Education Justice Project’s Open House

Two weeks ago I had the opportunity to attend the Education Justice Project (EJP)’s open house at the Danville Correctional Center (DCC). It is at their EJP library in which I hope to be able to complete half of my practicum and spend 50 hours in my final semester working in their library.

There are two libraries in DCC, the EJP’s library (only EJP students have access to) and the prison library (the past librarian Liz Robson just retired – learn more about her at: Prison Reference Services On Little Finding – A Perspective From 20 Years Ago).

This visit was my first in a prison facility. Besides being in a rural part of the state and on a much larger scale, it felt similar to the jail setting setting. Most of our time was spent in the classrooms or the library. One of the other visitors stated at the end of our visit that he kept forgetting he was in a prison until he noticed that everyone’s shoes/shirts where the same color, a guard would past the door, etc. and these realizations would pull him back to reality to the space we were in.

We were able to visit two of the four four-credit classes that was in session that night. I sat in on a class about sustainability and one that had a new visiting scholar every week on various topics.

The classroom in which the sustainability class was held had more technology than I had expected to see. There was a projector, computer, speakers. Across the hall was a computer lab. Later I was told that the library also has to offer 10 laptops (out of 15, for 5 are not in working condition).

The 2nd class I observed is a Discovery class where each week is a different them and guest lecturer. The week’s theme I was able to see was hip-hop feminism with scholar, Ruth Brown, Ph, D. The students explored her work Wish to Live: The Hip-hop Feminism Pedagogy Reader.

After this class I asked a gentleman to catch me up to speed on what happened in the first half of the class, for I saw mostly Q and A. He had read Wish to Live three times, asked specifically to have Ruth Brown come to their class, and he wants a degree in Women’s Studies. Over the summer they had a gender/women’s studies reading group that has now formed into a feminist club! A feminist club in a men’s prison! This student was so excited and enthralled in the topic of Women’s Studies and had so much to say that I barely got a word in! 🙂 He shared parts of his life experience, especially how women’s studies opened his eyes in part because he has two daughters and how he wants his girls to be treated. Knowing what he wanted for his girls led him to examine how he treats all women, which then led him to examine patriarchy, the oppression of women, & intersections of race and class.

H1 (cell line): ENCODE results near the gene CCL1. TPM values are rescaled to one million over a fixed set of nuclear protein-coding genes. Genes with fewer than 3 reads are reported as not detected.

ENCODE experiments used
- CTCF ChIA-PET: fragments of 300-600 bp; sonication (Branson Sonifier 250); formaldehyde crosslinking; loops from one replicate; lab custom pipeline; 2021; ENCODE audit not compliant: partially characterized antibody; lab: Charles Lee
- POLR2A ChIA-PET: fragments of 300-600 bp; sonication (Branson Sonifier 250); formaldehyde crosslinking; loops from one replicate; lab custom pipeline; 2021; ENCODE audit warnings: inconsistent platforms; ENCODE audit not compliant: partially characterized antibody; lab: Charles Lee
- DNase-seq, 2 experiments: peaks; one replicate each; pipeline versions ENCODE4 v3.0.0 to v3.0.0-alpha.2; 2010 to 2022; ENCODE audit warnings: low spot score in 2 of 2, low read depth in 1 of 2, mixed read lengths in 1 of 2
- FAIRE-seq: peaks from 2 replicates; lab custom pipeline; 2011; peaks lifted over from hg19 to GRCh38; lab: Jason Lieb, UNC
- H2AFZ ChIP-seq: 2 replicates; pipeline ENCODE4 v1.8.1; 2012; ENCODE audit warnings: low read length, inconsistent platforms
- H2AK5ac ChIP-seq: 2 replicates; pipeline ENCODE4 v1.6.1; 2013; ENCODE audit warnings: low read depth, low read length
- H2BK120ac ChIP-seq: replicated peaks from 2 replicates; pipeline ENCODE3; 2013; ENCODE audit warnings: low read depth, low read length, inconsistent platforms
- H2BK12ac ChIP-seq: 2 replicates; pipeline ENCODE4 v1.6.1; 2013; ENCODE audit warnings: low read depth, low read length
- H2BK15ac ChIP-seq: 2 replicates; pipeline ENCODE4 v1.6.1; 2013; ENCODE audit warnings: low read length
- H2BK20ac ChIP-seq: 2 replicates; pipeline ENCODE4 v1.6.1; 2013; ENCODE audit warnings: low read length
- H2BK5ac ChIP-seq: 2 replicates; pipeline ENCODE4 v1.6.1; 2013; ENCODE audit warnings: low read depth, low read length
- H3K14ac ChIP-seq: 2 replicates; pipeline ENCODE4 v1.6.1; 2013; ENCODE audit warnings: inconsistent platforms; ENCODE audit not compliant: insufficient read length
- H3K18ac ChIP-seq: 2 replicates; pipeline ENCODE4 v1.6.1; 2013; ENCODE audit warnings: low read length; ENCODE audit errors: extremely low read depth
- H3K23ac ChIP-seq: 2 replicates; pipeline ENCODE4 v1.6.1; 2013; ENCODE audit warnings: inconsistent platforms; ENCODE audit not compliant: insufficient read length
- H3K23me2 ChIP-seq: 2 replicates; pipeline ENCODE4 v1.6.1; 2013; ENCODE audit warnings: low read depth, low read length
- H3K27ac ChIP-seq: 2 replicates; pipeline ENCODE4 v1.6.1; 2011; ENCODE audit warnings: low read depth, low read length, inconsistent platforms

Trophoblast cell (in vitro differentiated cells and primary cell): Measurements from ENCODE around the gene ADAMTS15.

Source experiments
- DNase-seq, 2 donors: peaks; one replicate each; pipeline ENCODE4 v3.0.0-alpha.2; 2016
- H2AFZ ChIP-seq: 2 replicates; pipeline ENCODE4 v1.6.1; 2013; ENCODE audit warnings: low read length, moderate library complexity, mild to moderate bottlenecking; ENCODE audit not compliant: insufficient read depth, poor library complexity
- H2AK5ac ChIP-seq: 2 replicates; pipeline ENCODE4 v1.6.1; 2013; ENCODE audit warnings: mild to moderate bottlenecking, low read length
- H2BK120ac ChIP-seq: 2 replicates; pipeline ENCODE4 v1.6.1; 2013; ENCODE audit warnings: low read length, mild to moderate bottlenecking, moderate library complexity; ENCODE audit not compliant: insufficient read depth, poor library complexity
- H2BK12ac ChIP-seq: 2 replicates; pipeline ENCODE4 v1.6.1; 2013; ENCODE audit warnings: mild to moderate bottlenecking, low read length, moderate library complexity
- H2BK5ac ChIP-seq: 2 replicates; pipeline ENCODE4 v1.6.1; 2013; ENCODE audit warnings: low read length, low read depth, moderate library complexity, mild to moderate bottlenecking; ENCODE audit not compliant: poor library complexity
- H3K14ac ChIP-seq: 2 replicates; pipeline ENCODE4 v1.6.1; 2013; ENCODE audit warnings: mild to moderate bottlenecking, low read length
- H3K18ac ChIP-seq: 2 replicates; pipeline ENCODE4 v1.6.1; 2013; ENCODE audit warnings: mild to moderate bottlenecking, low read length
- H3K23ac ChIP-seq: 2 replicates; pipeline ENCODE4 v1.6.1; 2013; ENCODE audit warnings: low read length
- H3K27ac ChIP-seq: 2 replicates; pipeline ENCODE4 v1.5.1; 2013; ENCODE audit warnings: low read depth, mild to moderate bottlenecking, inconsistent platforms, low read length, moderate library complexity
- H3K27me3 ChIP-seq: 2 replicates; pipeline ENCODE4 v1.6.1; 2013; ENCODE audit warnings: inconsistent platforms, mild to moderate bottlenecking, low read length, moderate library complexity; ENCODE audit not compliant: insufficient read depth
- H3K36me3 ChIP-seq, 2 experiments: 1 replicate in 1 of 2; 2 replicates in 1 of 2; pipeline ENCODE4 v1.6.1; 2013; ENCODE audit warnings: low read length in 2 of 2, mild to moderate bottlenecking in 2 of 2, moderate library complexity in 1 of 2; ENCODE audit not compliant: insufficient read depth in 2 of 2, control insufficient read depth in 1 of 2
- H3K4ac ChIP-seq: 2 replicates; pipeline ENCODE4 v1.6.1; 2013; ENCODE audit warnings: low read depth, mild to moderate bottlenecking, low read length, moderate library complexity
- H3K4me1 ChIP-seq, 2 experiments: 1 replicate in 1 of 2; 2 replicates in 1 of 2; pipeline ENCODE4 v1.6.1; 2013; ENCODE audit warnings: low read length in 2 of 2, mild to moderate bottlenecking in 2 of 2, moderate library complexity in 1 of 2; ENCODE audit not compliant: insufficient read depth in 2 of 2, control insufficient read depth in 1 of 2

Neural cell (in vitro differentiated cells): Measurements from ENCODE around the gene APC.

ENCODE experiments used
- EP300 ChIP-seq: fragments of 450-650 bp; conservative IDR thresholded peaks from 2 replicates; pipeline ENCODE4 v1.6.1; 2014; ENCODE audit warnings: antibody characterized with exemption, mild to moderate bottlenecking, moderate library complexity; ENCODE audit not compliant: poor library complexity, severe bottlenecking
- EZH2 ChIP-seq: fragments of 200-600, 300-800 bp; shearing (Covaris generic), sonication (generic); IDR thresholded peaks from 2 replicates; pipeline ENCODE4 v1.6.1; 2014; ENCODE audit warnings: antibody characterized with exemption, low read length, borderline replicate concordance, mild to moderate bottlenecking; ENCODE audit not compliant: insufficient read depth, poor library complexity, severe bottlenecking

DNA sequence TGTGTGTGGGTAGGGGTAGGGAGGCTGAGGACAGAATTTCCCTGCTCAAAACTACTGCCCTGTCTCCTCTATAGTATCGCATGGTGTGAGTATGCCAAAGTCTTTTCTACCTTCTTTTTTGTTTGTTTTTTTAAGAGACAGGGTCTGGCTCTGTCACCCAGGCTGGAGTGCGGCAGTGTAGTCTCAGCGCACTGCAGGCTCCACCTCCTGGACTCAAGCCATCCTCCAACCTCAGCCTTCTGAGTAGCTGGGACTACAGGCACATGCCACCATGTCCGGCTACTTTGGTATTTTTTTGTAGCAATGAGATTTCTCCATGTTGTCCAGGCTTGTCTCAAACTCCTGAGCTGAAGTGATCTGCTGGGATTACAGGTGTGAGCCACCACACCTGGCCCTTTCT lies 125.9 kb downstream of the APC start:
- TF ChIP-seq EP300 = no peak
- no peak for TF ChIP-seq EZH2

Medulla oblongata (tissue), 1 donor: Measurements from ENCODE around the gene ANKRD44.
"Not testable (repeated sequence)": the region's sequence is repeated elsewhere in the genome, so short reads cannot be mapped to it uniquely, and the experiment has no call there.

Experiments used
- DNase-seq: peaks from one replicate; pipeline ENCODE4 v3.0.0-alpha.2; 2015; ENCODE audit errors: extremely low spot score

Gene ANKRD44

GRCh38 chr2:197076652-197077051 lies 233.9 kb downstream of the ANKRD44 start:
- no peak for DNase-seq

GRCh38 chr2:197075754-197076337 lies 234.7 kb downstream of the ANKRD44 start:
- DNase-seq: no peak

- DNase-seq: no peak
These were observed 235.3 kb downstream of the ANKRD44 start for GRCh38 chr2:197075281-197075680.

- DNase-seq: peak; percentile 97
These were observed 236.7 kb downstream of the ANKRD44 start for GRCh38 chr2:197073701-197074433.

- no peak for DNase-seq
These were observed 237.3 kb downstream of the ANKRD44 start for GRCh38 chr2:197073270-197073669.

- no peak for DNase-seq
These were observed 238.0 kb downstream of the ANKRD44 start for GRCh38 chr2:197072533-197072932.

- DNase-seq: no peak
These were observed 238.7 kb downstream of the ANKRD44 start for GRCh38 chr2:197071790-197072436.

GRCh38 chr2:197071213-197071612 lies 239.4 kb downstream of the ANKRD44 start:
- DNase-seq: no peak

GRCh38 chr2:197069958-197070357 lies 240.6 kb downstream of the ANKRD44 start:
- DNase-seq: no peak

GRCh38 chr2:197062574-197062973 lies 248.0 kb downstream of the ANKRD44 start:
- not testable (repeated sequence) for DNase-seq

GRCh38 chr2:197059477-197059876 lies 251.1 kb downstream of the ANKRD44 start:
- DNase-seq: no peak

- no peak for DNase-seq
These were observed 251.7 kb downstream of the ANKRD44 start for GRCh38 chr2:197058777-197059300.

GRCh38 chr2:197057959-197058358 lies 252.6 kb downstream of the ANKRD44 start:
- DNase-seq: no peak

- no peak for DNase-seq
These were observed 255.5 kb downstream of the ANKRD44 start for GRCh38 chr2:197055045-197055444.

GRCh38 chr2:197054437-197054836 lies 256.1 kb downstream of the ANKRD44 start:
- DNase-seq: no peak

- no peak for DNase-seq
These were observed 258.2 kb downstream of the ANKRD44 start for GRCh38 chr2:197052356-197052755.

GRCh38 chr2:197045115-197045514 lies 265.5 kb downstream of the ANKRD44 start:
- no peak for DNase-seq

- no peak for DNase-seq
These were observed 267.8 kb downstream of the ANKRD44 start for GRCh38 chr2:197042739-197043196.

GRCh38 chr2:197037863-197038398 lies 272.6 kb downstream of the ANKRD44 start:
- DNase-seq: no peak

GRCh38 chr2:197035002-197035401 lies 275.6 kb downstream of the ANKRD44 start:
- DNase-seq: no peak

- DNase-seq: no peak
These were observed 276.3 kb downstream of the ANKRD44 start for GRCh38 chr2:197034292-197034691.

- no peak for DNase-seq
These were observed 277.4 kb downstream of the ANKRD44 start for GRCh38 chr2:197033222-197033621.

So, later in the week when I was at a book sale that profited an organization that helps prisoners have access to books, I scooped up all of the books on women, girls, and race that were contemporary. One that I got that I hope they will enjoy is YELL-Oh Girls! Emerging Voices Explore Culture, Identity, and Growing Up Asian American.

When I went to pay for the books I found, the librarian working the sales table said, “Looks like you have some heavy reading.” I told her that they were not for me, they were for the EJP’s library for the feminist club to read. The librarian’s response was something along the lines of: “Well, who do they put in that club? All of the wife beaters?” and then went on to say something else about turning men into women.

What!?!? I was super upset that I didn’t know how to respond. I felt that her response devalued the students’ interests and experiences.

My experience so far with the EJP so far has showed me that their program offers a space where critical and free thought is welcomed and encouraged, a space of growth, and a space where students behind bars’ lives and voices are not only heard but are deeply valued.

I hope that my work fosters a similar environment and my patrons will know that they are valued.

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Thoughts from the Feminism in Library and Information Science Un-Conference

I spent this last weekend surrounded by beautiful, strong, brilliant, feminist librarians at the Feminism and Library Science Unconfrence.

Here are some of the highlights I’m going to keep in mind especially regarding prison library work:

  • Question your motives and explore reasons behind your interest in your work and projects by having an internal dialogue – ask yourself “What are my motivations behind my actions and interest in this?”
  • If there are bans on library books or policies that affect patrons ability to fulfill their information needs, we, as radical librarians, need to tell our patrons about these policies and where one can access what they are looking for outside their library. As prison librarians, this could mean ensuring patrons have access to a books to prisoners organization that they can request books from via the mail if it is not in conflict with the said policy.
  • When assessing the needs of a community, your report cannot be solely  a deficit report; highlight the community’s strengths and accomplishments.
  • Even though librarians might fear that / feel like they are becoming institutionalized by their employer, remember that librarianship is a form of subversive infiltration.
  • Libraries stand for openness, learning, potential, and success; prison is about confinement, control, surveillance, and being kept. So, what does it mean to have a library in a prison?

If you are interested in more about the conference or viewing resources and readings in Feminism in LIS, visit the Unconference’s wiki. You can also view the twitter feed from the unconference at #feminismLIS.